• Cochrane Db Syst Rev · May 2018

    Review

    Education of healthcare professionals for preventing pressure ulcers.

    • Alison P Porter-Armstrong, Zena Eh Moore, Ian Bradbury, and Suzanne McDonough.
    • School of Health Sciences, University of Ulster, Shore Road, Newtownabbey, Belfast, Co Antrim, UK, BT37 0QB.
    • Cochrane Db Syst Rev. 2018 May 25; 5: CD011620.

    BackgroundPressure ulcers, also known as bed sores or pressure sores, are localised areas of tissue damage arising due to excess pressure and shearing forces. Education of healthcare staff has been recognised as an integral component of pressure ulcer prevention. These educational programmes are directed towards influencing behaviour change on the part of the healthcare professional, to encourage preventative practices with the aim of reducing the incidence of pressure ulcer development.ObjectivesTo assess the effects of educational interventions for healthcare professionals on pressure ulcer prevention.Search MethodsIn June 2017 we searched the Cochrane Wounds Specialised Register; the Cochrane Central Register of Controlled Trials (CENTRAL); Ovid MEDLINE (including In-Process & Other Non-Indexed Citations); Ovid Embase and EBSCO CINAHL Plus. We also searched clinical trials registries for ongoing and unpublished studies, and scanned reference lists of relevant included studies as well as reviews, meta-analyses and health technology reports to identify additional studies. There were no restrictions with respect to language, date of publication or study setting.Selection CriteriaWe included randomised controlled trials (RCTs) and cluster-RCTs, that evaluated the effect of any educational intervention delivered to healthcare staff in any setting to prevent pressure ulceration.Data Collection And AnalysisTwo review authors independently assessed titles and abstracts of the studies identified by the search strategy for eligibility. We obtained full versions of potentially relevant studies and two authors independently screened these against the inclusion criteria.Main ResultsWe identified five studies that met the inclusion criteria for this review: four RCTs and one cluster-RCT. The study characteristics differed in terms of healthcare settings, the nature of the interventions studied and outcome measures reported. The cluster-RCT, and two of the RCTs, explored the effectiveness of education delivered to healthcare staff within residential or nursing home settings, or nursing home and hospital wards, compared to no intervention, or usual practices. Educational intervention in one of these studies was embedded within a broader, quality improvement bundle. The other two individually randomised controlled trials explored the effectiveness of educational intervention, delivered in two formats, to nursing staff cohorts.Due to the heterogeneity of the studies identified, pooling was not appropriate and we have presented a narrative overview. We explored a number of comparisons (1) education versus no education (2) components of educational intervention in a number of combinations and (3) education delivered in different formats. There were three primary outcomes: change in healthcare professionals' knowledge, change in healthcare professionals' clinical behaviour and incidence of new pressure ulcers.We are uncertain whether there is a difference in health professionals' knowledge depending on whether they receive education or no education on pressure ulcer prevention (hospital group: mean difference (MD) 0.30, 95% confidence interval (CI) -1.00 to 1.60; 10 participants; nursing home group: MD 0.30, 95% CI -0.77 to 1.37; 10 participants). This was based on very low-certainty evidence from one study, which we downgraded for serious study limitations, indirectness and imprecision.We are uncertain whether there is a difference in pressure ulcer incidence with the following comparisons: training, monitoring and observation, versus monitoring and observation (risk ratio (RR) 0.63, 95% CI 0.37 to 1.05; 345 participants); training, monitoring and observation, versus observation alone (RR 1.21, 95% CI 0.60 to 2.43; 325 participants) or, monitoring and observation versus observation alone (RR 1.93, 95% CI 0.96 to 3.88; 232 participants). This was based on very low-certainty evidence from one study, which we downgraded for very serious study limitations and imprecision. We are uncertain whether multilevel intervention versus attention control makes any difference to pressure ulcer incidence. The report presented insufficient data to enable further interrogation of this outcome.We are uncertain whether education delivered in different formats such as didactic education versus video-based education (MD 4.60, 95% CI 3.08 to 6.12; 102 participants) or e-learning versus classroom education (RR 0.92, 95% CI 0.80 to 1.07; 18 participants), makes any difference to health professionals' knowledge of pressure ulcer prevention. This was based on very low-certainty evidence from two studies, which we downgraded for serious study limitations and study imprecision.None of the included studies explored our other primary outcome: change in health professionals' clinical behaviour. Only one study explored the secondary outcomes of interest, namely, pressure ulcer severity and patient and carer reported outcomes (self-assessed quality of life and functional dependency level respectively). However, this study provided insufficient information to enable our independent assessment of these outcomes within the review.Authors' ConclusionsWe are uncertain whether educating healthcare professionals about pressure ulcer prevention makes any difference to pressure ulcer incidence, or to nurses' knowledge of pressure ulcer prevention. This is because the included studies provided very low-certainty evidence. Therefore, further information is required to clarify the impact of education of healthcare professionals on the prevention of pressure ulcers.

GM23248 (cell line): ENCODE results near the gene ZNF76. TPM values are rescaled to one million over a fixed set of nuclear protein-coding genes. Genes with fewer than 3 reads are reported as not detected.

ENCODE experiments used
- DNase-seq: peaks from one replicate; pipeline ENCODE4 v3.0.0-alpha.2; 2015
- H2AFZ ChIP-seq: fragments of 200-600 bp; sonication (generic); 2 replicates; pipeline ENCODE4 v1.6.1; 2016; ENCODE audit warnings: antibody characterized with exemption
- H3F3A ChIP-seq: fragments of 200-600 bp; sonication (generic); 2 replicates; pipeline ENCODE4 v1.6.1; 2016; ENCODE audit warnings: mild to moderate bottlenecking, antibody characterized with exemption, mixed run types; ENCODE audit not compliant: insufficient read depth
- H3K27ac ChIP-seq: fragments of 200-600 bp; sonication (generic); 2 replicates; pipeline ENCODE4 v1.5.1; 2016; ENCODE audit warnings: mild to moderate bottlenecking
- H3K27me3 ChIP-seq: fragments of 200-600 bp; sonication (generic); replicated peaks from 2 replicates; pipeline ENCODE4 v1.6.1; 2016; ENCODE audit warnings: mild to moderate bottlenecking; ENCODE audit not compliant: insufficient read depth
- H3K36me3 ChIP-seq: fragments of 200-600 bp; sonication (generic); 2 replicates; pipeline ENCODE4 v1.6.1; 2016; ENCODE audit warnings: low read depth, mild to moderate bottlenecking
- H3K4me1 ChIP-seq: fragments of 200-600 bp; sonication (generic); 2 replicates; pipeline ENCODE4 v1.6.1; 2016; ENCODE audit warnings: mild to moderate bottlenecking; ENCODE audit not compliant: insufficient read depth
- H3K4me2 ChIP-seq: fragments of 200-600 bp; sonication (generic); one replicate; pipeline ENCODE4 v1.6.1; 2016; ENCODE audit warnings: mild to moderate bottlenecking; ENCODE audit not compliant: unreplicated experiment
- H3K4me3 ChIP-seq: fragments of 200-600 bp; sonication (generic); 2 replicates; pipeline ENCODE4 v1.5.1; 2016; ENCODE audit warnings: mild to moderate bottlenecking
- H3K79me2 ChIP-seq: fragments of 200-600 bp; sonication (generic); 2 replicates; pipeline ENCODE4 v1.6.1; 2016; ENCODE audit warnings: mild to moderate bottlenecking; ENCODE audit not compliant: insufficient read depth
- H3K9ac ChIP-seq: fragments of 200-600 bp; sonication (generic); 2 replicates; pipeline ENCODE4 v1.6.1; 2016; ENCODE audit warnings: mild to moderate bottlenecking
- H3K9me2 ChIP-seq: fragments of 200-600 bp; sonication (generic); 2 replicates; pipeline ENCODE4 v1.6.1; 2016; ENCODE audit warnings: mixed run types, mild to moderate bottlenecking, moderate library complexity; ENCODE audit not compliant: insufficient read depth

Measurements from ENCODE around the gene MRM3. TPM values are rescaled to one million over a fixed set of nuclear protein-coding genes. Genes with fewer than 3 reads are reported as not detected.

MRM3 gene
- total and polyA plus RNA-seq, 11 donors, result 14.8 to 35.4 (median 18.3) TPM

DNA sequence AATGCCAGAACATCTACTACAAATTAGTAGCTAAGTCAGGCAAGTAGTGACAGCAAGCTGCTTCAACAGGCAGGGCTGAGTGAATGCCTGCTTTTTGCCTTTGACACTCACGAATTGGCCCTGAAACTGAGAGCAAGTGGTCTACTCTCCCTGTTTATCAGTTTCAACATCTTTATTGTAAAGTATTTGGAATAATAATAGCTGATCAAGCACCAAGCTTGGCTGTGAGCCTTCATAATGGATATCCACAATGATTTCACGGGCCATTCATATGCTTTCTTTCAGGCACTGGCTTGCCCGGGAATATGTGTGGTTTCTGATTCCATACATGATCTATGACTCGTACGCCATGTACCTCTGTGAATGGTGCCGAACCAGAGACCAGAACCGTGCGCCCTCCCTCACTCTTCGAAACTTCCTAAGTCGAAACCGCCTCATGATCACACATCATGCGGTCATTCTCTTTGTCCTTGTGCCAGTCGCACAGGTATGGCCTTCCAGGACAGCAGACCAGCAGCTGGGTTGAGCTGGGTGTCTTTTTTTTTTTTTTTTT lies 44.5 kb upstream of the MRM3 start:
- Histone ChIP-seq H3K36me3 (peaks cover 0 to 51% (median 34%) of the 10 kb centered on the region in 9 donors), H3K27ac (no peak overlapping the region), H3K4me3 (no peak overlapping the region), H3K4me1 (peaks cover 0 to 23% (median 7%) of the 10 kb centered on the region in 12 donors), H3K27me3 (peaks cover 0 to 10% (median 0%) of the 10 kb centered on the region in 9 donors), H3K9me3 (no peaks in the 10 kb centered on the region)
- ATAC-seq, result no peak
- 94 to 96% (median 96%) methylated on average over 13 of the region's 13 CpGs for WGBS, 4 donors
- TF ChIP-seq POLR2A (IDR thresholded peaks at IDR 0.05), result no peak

Pubmed     Full text   Copy Citation  

      Add institutional full text...

    Notes

     
    Knowledge, pearl, summary or comment to share?
    300 characters remaining
    help        
    You can also include formatting, links, images and footnotes in your notes
    • Simple formatting can be added to notes, such as *italics*, _underline_ or **bold**.
    • Superscript can be denoted by <sup>text</sup> and subscript <sub>text</sub>.
    • Numbered or bulleted lists can be created using either numbered lines 1. 2. 3., hyphens - or asterisks *.
    • Links can be included with: [my link to pubmed](http://pubmed.com)
    • Images can be included with: ![alt text](https://bestmedicaljournal.com/study_graph.jpg "Image Title Text")
    • For footnotes use [^1](This is a footnote.) inline.
    • Or use an inline reference [^1] to refer to a longer footnote elseweher in the document [^1]: This is a long footnote..

    hide…

Want more great medical articles?

Keep up to date with a free trial of metajournal, personalized for your practice.
988,657 articles already indexed!

We guarantee your privacy. Your email address will not be shared.